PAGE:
Wednesday, Apr 25, 2018
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Tom Henry

Talk of offshore drilling raises questions about Great Lakes

I can't imagine I'm the only one who did a double-take upon reading this headline on the front page of Thursday's Blade: President pushes for lifting ban on offshore drilling.

What does that mean for the Great Lakes region?

Nothing, yet. But stayed tuned.

Yes, I know. Mr. Bush is talking about drilling in the oceans and the Gulf of Mexico. He said in 2001 he had no plans to expand the limited amount of drilling that Michigan and Ontario have been doing beneath the lakes for years.

But, as we've seen, things change when gasoline prices hit the $4-a-gallon mark.

Keep in mind Vice President Dick Cheney fueled the controversy seven years ago at a GOP event in suburban Detroit, saying he did not consider the Great Lakes off limits to more drilling himself.

And that John Engler, the former Michigan governor who raised the specter of more drilling from that state's shoreline, is now president and chief executive officer of the National Association of Manufacturers. That's the Washington-based lobbyist group that represents the nation's industrial sector - one of, if not the largest, users of fuel.

Also don't forget about Mr. Bush's obsession with drilling in another ecologically sensitive region - Alaska's Arctic National Wildlife Refuge.

More on this in future columns.

Findlay Goes Green: The United Steelworkers are working with environmentalists to get the word out about how 20,000 or more manufacturing jobs can be created in Ohio through the development of renewable energy, clean technology, and "green" manufacturing.

A town hall meeting - one of 13 of its kind nationally this month - is set for 7 to 8:30 p.m. Tuesday at the USW Local 207L Union Hall, 1130 Summit St.., Findlay. Others are in Cincinnati tomorrow, Canton on Wednesday, and Cleveland on Thursday.

For more information, go to or

Nuke News: Something out of kilter must have happened with FirstEnergy Corp.'s recent "force-on-force" security exercise at Davis-Besse. Hence, a public document in the Nuclear Regulatory Commission's headquarters, a letter from the utility with a subject line that reads: "Issue Associated With Recent Force-on-Force Exercise." In it, FirstEnergy requests a meeting with NRC officials to discuss the issue, claiming it "is generic in nature and could have a significant impact on the industry."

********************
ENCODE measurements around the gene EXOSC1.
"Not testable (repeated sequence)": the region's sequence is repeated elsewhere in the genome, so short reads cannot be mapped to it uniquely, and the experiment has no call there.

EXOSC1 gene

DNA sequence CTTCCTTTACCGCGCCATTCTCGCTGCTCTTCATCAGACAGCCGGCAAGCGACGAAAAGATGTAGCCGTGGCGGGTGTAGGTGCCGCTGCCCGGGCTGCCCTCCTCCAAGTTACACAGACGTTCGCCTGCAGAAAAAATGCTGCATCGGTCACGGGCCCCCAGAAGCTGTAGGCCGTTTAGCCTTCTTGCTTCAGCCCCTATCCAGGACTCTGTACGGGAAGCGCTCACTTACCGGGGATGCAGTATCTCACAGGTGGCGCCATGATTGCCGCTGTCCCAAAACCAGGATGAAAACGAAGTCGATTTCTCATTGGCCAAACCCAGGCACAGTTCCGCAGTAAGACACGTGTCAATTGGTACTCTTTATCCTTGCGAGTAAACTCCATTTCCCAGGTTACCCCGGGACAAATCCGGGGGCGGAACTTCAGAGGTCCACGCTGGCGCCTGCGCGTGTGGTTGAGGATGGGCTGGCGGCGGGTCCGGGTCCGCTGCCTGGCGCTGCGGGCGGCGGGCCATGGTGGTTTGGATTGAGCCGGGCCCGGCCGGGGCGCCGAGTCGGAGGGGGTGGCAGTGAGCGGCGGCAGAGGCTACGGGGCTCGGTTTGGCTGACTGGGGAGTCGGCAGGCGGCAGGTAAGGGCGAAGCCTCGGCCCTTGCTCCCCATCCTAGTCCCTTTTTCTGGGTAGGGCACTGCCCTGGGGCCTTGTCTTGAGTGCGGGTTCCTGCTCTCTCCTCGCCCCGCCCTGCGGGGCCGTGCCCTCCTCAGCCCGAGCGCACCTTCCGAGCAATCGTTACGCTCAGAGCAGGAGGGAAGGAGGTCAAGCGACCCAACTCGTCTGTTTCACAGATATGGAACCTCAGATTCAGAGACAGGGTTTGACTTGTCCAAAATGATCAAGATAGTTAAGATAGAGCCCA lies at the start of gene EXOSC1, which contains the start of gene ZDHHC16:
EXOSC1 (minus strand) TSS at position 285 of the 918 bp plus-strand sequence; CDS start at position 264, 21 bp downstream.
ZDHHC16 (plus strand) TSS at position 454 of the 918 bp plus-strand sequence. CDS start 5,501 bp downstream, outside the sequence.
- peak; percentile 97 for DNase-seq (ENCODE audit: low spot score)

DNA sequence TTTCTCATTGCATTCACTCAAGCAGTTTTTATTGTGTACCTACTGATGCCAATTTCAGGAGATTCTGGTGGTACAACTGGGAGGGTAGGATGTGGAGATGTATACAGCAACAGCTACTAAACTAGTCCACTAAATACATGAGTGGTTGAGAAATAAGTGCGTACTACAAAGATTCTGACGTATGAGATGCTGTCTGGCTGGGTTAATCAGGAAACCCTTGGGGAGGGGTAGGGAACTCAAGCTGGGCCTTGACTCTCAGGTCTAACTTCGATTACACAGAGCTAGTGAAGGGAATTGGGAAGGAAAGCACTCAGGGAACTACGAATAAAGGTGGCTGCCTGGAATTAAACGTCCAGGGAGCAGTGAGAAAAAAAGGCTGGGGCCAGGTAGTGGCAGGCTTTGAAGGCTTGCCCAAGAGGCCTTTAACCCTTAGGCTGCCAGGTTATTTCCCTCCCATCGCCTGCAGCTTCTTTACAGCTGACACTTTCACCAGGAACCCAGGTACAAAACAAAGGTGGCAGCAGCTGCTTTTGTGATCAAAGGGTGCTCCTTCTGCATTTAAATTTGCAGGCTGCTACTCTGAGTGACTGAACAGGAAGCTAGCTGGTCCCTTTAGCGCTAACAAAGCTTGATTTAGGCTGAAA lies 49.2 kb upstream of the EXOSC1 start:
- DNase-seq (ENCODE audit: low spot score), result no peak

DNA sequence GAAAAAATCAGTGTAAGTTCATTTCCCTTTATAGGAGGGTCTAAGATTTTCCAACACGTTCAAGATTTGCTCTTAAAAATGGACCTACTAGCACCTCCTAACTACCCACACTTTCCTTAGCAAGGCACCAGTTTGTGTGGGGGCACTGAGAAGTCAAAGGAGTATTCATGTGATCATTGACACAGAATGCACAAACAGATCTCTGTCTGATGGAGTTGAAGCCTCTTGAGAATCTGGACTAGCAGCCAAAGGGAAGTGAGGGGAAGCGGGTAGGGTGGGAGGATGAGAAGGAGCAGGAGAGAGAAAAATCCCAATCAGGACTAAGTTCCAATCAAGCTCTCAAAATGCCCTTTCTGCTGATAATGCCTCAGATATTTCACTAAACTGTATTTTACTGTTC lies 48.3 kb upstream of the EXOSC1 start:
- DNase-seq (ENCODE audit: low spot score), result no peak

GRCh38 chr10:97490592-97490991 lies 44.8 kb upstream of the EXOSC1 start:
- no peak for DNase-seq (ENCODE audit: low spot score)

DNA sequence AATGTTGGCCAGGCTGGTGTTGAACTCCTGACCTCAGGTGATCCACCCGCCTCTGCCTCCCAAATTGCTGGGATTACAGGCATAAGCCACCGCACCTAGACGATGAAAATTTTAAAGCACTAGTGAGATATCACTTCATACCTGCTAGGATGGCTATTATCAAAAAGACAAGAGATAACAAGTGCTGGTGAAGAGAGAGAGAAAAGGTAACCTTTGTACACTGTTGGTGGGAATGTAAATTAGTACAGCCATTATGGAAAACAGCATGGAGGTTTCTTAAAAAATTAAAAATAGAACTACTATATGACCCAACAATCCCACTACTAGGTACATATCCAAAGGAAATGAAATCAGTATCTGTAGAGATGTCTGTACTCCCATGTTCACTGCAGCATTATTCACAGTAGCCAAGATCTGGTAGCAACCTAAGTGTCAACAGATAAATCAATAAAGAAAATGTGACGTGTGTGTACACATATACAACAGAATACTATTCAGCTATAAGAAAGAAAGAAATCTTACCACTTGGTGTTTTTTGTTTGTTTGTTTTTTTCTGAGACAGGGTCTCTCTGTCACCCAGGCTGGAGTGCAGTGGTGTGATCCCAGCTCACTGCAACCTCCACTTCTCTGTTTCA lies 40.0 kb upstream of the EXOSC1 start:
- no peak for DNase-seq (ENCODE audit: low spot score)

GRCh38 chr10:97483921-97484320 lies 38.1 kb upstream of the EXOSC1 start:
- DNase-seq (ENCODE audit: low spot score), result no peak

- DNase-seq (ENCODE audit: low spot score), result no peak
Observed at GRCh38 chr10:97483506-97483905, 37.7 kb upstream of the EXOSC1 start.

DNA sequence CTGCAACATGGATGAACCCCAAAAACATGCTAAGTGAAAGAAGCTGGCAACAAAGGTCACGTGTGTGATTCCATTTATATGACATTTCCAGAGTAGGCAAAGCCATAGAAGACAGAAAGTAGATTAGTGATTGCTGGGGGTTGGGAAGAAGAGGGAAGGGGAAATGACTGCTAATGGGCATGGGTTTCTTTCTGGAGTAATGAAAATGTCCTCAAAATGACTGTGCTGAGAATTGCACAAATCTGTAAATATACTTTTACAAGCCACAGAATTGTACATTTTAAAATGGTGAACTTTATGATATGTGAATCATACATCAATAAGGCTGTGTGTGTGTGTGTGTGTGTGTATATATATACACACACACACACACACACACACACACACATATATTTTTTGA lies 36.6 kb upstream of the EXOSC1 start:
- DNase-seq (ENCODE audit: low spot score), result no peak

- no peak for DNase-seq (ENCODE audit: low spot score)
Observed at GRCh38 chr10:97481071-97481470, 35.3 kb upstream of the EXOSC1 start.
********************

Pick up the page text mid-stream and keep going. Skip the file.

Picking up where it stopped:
The NRC has kept a tight lid on security issues since the terrorist attacks of Sept. 11, 2001. Eliot Brenner, the NRC's public affairs chief, declined to shed one iota of light on what this is all about.

More Nuke News: The NRC has received the U.S. Department of Energy's long-expected application to develop Nevada's Yucca Mountain into the nation's first repository for spent fuel pulled from nuclear reactors. That's the only thing in civilian hands classified as high-level radioactive waste. Within three years, the agency is to tell Congress whether the multibillion dollar project in the desert should be authorized.

How hot was it?: Globally, this spring was the seventh warmest on record* for combined land and ocean surface temperatures, according to the National Climatic Data Center in North Carolina, part of the federal government's National Oceanic and Atmospheric Administration.

I put an asterisk* there because those records "only" go back to 1880.

It's not like anyone was around to collect global data at the dawn of time, mind you.

The analysis focused on March through May figures.

Points of Interest
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